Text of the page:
Once we determine that a patient needs surgery, we are ready for pre-op testing.
At a bare minimum, you need four things: (1) pre-op H&P; (2) lens calculations; (3) consent; (4) dilated eye exam. Here are some things you should look at for every cataract patient.
- Prior eye trauma/phacodonesis (lens movement)? Could indicate weakness of zonular fibers (dehiscence), which would increase the risk of lens prolapse and a retina fishing expedition (pars plana vitrectomy to remove a dropped lens from the vitreous). While looking through the slit lamp, gently hit the instrument table with your fist or push on the globe with your finger and see if the patient’s lens moves.
- Tamsulosin (Flomax) or other alpha-blocker use? Can lead to floppy iris syndrome, which makes cataract surgery a lot more difficult.
- Pupil Size? <6 mm is generally pretty tough for residents, and may require Malyugin ring / iris hooks to stretch open the iris.
- Aspirin/blood thinners use? Increases risk of intraoperative bleeding.
- Pseudoexfoliation syndrome? Results in poorer dilation and weaker zonules.
- Guttata (indicating reduced endothelial cell count)? A subtle finding for beginning residents, ask your seniors / attendings to show you how to see this. If you do see this, it should prompt you to consider Fuch’s endothelial dystrophy, and minimize phacoemulsification energy to preserve as many remaining endothelial cells as possible.
- Other factors? The full list of things to evaluate before surgery is exhaustive, but a few others to keep in mind are blepharitis, dry eye disease, shallow anterior chamber, high myopia, anterior capsular fibrosis, cortical sclerosis, prior radial keratotomy (RK)/LASIK/PRK, history of uveitis, history of glaucoma, previous vitrectomy, prior intravitreal injections, large brow ridge, inability to lie flat, and careful examination of the posterior segment.
Lens Calculations: Someone will show you how to operate the machine. Essentially, the machine will measure the patient’s optical parameters (axial length, corneal curvature (keratometry), anterior chamber depth, etc.) and calculate an optimal lens power. You will learn all about adjustments for short eyes, long eyes, etc. but this is beyond the scope of this post.
Consent: You will likely have to consent the patient.
- Options: Surgery or wait?
- Benefits: Improved vision (better than 20/40 in 95% of patients)
- Risks: I find that rather than discussing abstract risks, it’s better to give a concrete quantifiable risk number people can understand. You can tell patients there is a 95% chance vision will improve, 4% chance vision will be about the same, 1% chance vision will be worse due to some complication (infection, mechanical complication like capsular tear and subsequent repair surgery).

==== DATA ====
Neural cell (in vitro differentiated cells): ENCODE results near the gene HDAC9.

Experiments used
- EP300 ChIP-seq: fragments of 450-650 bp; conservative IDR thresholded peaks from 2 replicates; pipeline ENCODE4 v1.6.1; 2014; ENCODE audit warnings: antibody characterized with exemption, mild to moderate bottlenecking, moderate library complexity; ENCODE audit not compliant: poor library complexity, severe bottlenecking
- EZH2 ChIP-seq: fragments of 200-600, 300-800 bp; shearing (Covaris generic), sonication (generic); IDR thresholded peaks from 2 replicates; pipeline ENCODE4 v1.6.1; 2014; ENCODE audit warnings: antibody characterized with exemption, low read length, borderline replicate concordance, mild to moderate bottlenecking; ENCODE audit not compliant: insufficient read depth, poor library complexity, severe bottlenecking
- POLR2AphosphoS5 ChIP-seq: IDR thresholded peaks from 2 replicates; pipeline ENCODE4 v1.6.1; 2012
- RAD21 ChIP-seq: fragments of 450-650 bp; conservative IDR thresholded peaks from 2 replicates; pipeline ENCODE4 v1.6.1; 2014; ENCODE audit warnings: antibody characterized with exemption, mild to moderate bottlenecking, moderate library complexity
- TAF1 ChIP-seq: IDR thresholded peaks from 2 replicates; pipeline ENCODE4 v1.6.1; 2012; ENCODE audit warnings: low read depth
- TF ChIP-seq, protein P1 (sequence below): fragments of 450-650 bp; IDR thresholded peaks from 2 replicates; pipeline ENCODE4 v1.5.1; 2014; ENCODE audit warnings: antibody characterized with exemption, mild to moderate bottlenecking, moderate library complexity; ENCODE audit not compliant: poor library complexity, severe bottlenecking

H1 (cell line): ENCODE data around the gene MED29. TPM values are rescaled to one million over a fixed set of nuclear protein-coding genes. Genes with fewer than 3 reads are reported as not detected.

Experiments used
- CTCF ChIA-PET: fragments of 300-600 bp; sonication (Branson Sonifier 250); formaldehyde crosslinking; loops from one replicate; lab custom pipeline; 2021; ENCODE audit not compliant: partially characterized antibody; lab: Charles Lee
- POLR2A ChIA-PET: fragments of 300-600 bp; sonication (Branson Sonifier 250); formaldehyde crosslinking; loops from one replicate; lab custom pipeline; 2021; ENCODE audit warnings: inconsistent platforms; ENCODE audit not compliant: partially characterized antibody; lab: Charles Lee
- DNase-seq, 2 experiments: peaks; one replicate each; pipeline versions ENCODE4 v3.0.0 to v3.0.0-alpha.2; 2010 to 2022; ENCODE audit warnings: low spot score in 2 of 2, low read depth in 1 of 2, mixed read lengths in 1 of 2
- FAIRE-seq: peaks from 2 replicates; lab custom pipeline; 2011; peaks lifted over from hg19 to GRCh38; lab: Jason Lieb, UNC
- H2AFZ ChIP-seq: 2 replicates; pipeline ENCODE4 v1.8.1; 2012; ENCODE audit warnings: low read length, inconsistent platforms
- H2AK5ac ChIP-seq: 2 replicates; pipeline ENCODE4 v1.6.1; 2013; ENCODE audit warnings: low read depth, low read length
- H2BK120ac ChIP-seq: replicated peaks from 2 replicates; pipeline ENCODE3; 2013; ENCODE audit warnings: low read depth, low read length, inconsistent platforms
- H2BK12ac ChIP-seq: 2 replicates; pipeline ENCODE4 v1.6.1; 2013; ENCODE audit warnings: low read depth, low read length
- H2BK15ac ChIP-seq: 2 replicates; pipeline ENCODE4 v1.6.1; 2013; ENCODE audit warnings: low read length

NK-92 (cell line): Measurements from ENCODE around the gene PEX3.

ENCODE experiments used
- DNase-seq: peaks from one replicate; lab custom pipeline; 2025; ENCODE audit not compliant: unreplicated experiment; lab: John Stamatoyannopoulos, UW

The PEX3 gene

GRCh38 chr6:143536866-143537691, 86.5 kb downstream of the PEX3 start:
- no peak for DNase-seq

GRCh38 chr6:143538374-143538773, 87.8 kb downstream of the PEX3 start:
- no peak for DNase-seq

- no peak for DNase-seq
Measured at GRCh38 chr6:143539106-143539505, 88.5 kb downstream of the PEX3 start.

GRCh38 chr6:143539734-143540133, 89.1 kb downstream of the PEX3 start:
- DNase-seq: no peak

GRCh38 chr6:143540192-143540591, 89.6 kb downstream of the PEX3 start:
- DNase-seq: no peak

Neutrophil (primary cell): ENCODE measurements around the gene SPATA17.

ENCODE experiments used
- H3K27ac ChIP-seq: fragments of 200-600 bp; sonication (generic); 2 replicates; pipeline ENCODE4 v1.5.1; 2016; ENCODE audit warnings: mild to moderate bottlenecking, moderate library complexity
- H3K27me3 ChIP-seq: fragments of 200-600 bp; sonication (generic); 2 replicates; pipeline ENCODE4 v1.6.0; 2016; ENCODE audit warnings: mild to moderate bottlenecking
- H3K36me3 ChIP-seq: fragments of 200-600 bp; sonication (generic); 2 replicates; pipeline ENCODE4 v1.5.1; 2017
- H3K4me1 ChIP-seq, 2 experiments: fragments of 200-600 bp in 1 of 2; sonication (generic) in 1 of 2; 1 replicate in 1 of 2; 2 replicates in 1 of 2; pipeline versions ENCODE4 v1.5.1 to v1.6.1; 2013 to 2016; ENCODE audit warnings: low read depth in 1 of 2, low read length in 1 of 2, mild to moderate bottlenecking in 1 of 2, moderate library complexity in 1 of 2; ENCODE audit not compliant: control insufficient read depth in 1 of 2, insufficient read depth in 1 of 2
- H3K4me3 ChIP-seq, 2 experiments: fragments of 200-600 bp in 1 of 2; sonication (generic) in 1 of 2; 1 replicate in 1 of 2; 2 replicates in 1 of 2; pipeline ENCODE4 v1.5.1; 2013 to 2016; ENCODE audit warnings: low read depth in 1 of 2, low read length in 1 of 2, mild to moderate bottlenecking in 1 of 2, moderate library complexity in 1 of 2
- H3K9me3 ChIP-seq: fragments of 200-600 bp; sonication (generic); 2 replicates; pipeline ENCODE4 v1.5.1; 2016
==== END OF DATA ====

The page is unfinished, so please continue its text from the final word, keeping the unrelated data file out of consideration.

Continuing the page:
Dilated Fundus Exam/Other Testing: Every cataract pre-op requires a dilated fundus exam in order to determine if the patient can have surgery. Some patients need additional testing. For example, patients with diabetic retinopathy should have an OCT to look for macular edema, as doing cataract surgery may worsen the swelling.
Days of Examination: POD1, POW1/2, POM1 (day 1, week 1/2, month 1)
Exam: A complete exam is recommended, but the following findings must be carefully checked:
- Intraocular pressure: May be elevated due to retained viscoelastic – consider a brief course of ocular hypotensive drops or push against the wound to make fluid come out (burping)
- Seidel test: Positive test increases risk of eventual hypotony or endophthalmitis. Consider placing a suture to seal the wound (though some wounds tend to eventually seal on its own).
- Corneal edema: Energy delivered during phacoemulsification can cause temporary decreased functioning of the corneal endothelium. This can lead to folds and edema in the cornea. This usually resolves on its own.
- Cells: Some inflammation (1-2+cells) can be expected after cataract surgery, however marked inflammation can be seen in cases with prior history of uveitis, or with extensive duration of phacoemulsification. Consider increasing steroid drops if inflammation is heavy.
- IOL location: Should be verified that the lens optic and haptics are sitting well within the capsular bag.
- Optic nerve head perfusion: Verify that the optic head looks normal (not pale).
Treatment: Standard treatment is as follows, but this varies a lot from institution to institution and patient to patient. These are general guidelines.
- Antibiotic drops: e.g. fluoroquinolone QID for 1-2 weeks
- Steroid drops QID for 1-2 weeks
- NSAID drops QID for 1-2 weeks (some prefer not to use this unless evidence of post op cystoid macular edema [CME])
Patient Instructions: (at least for the 1st week after surgery)
- Avoid bending
- No heavy lifting
- No rubbing eye
- Avoid water in eye (e.g. no swimming and keep water out of eye while showering)
- Consider protective eyewear (e.g. glasses) during the day and eye patch at night
- Have patient return if they experience painful red eyes or rapidly decreasing vision